This is a sequence that tunes into the breath, slows down the mind and allows our bodies to begin to shut off from have to respond and react to different scenarios that our day to day lives can bring about. I’d recommend having a few blankets or pillows nearby for added comfort and support. I also love to diffuse the essential oils lavender and cedarwood while practicing to enhance my experience and prepare my body for sleep.
Kneeling seated position
Come to the knees with the bum settling on top of the heels. Place your left hand on your heart, and your right hand on your belly. Notice your breath, and recognize the natural rhythm of it. Is it short or long? Deep or shallow? Quiet or audible? Can you direct your inhales into your low belly? Filling it up. Release your exhales through the mouth, maybe even sighing as the breath leaves your body. Continue for 5-10 breaths. Finish by mentally taking note of three things you are thankful for that day. This can be done cross-legged in a comfortable seat, too.
From your seated position, move into a wide or narrow child’s pose, whichever your body prefers. Your arms can be out in front or at your side. You can have your forehead against the floor, or your cheek on the ground. I personally love to go into a wide-legged child’s pose and use a few pillows underneath my torso for support and one under my head, with my arms cradling around it. This pose is meant to bring you a sense of safety and grounding. Use every exhale as a release to allow your body to melt even further into the ground. Stay here for 5-10 breaths.
Supported reclined bound angle pose
This might be one of my very favorite poses of all time for ultimate relaxation and release. Come onto your back and bring the soles of the feet to touch — like a butterfly. The feet can be further away from your pelvis because we aren’t trying to actively stretch anything at this time. If you have pillows, place them underneath on either side of your knees for extra support. If you have a blanket, fold it up a few times lengthwise and run it up and down your back, supporting you as you lay back; rest your head on pillows. Your arms can be wherever your body finds the most relaxation, whether it’s out to the side of you or resting on your belly or chest. Stay here for up to five minutes, closing your eyes and allowing your exhales to soften your body everywhere.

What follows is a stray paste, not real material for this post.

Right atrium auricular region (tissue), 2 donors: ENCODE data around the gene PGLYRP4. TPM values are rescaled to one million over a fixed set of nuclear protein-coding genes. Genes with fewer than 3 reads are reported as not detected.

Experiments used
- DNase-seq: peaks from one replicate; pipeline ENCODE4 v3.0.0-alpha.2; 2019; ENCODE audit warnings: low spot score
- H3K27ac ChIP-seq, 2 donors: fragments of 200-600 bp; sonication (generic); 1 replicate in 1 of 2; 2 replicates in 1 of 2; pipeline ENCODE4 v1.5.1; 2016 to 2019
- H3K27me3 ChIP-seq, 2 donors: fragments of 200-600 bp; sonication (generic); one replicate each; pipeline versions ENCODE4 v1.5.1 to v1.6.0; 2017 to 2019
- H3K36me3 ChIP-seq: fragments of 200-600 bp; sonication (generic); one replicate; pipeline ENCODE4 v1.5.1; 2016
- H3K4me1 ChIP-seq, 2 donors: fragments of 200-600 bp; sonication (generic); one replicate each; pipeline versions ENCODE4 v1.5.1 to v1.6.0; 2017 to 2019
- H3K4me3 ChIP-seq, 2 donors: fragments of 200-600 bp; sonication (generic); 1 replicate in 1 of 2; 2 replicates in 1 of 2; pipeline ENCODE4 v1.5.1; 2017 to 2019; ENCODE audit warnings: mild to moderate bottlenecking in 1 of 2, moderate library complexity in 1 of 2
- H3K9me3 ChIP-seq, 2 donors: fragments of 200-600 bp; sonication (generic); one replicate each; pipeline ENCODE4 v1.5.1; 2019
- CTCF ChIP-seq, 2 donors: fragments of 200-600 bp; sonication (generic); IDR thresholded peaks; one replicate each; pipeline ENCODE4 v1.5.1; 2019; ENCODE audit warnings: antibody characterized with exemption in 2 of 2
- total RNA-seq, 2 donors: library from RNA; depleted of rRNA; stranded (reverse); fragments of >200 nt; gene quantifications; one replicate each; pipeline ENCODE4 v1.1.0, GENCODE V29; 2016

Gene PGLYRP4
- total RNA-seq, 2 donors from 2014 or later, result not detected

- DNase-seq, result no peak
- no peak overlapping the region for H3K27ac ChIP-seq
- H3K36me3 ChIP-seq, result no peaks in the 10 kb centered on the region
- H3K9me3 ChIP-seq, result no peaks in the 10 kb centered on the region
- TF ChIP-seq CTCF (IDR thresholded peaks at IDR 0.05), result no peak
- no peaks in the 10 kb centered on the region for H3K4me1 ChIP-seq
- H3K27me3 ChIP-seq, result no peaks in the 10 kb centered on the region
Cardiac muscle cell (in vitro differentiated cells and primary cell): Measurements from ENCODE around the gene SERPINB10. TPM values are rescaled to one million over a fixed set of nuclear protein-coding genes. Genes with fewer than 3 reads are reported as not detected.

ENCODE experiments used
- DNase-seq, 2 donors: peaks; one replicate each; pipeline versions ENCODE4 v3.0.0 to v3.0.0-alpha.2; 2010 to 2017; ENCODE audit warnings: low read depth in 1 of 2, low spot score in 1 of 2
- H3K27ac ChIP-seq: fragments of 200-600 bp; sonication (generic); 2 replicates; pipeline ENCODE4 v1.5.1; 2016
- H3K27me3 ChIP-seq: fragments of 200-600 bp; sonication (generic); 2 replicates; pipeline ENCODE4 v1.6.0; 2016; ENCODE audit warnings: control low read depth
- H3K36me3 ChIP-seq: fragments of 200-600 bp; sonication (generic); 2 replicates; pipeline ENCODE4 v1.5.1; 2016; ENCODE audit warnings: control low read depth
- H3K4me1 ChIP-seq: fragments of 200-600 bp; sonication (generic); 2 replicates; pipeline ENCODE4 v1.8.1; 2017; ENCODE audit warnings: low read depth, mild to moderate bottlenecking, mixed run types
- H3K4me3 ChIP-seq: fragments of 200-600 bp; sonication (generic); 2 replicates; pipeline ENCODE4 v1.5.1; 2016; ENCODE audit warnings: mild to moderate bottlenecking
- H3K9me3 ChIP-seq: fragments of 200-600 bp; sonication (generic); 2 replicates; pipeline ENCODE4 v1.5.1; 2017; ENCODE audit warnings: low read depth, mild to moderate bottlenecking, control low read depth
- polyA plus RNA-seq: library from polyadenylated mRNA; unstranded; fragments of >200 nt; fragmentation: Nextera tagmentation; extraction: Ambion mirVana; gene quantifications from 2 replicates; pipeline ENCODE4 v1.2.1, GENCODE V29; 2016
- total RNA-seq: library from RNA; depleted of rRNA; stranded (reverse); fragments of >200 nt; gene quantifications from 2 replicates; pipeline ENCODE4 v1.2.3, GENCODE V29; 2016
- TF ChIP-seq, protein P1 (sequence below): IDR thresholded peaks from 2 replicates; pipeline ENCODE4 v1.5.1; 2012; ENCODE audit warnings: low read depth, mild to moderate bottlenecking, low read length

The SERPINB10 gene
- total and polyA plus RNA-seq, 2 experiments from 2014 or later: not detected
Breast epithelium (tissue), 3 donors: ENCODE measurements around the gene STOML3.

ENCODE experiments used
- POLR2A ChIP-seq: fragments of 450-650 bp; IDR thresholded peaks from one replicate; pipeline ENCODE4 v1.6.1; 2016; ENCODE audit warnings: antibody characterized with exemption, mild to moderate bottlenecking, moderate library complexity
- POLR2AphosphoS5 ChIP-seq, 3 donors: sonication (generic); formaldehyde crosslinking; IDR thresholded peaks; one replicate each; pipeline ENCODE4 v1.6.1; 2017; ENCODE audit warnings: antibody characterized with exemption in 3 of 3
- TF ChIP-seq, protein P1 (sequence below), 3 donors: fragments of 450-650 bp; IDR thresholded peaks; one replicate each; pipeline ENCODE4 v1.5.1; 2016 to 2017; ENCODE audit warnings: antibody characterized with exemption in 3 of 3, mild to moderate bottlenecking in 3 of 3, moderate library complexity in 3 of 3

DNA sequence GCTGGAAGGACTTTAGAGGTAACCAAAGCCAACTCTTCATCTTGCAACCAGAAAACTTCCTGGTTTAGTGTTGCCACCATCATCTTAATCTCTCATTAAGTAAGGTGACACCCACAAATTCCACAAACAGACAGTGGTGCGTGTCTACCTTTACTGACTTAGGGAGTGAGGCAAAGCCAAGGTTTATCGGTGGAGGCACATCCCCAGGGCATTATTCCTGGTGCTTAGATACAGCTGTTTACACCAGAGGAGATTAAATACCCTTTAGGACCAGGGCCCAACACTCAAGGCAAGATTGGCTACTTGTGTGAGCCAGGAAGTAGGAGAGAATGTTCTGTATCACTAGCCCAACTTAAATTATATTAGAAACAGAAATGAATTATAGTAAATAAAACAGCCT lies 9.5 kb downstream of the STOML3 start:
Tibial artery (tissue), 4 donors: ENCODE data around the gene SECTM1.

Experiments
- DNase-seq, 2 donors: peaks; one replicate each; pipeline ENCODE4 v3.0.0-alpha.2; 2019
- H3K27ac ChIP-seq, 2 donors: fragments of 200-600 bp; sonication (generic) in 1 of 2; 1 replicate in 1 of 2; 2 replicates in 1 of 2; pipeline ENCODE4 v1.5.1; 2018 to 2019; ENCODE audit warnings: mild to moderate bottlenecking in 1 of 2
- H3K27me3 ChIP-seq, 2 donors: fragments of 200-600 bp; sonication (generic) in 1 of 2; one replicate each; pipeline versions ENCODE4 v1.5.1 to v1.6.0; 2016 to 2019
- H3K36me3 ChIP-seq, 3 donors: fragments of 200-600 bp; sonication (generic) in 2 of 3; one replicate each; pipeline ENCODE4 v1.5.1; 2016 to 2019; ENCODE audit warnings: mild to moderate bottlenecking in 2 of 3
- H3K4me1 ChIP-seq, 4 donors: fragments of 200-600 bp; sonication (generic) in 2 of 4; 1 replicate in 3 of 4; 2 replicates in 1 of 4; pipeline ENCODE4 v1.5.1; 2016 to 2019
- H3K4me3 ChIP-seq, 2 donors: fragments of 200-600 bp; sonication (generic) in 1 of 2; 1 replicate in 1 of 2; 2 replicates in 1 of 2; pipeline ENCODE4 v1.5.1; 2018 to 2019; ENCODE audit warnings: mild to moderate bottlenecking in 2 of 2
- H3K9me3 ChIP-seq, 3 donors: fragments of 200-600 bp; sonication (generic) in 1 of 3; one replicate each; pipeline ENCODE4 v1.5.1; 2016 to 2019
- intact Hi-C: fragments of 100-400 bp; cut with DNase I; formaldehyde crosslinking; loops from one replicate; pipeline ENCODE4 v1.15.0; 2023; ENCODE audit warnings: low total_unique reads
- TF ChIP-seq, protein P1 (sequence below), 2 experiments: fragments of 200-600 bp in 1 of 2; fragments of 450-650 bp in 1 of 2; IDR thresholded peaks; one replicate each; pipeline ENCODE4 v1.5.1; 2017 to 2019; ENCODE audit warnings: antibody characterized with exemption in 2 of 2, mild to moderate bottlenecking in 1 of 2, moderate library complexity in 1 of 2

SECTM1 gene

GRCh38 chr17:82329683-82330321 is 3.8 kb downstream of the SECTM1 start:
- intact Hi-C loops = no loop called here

Reclined spinal twist
Moving from reclined bound angle pose, slowly remove all props and use your hands to assist you in drawing your knees together to face the ceiling. Let the arms go out long on either side of you coming into a “T” shape. Keeping the knees together, lengthen the spine and slowly lower the knees over to the right. Your right hand can move to the knees to assist the stretch. Take 5-10 breaths and switch sides, slowly drawing both knees back towards your chest before doing so.
Legs up the wall
This is another favorite for me, and a wonderful way to circulate the blood, relieve achy limbs and promote a sound night’s sleep. The best thing about this pose is, it can be done anywhere you can extend your legs up a surface — even your bed! To get into this, lie on your back and wiggle your hips and bum as close to the wall as you can before extending the legs straight up. Sometimes it’s even nice to take a yoga strap and make a loop to go right above your ankles, about hip distance wide, just for some extra support and stability while the legs are up there. From here just make yourself as cozy as possible. Put a pillow underneath your head or pull a blanket over top of you. Close your eyes and give yourself a solid 5-10 minutes to soak in the benefits of this posture.
When you’re finished, enjoy the bliss that follows and collapse into a beautifully grounded night’s sleep.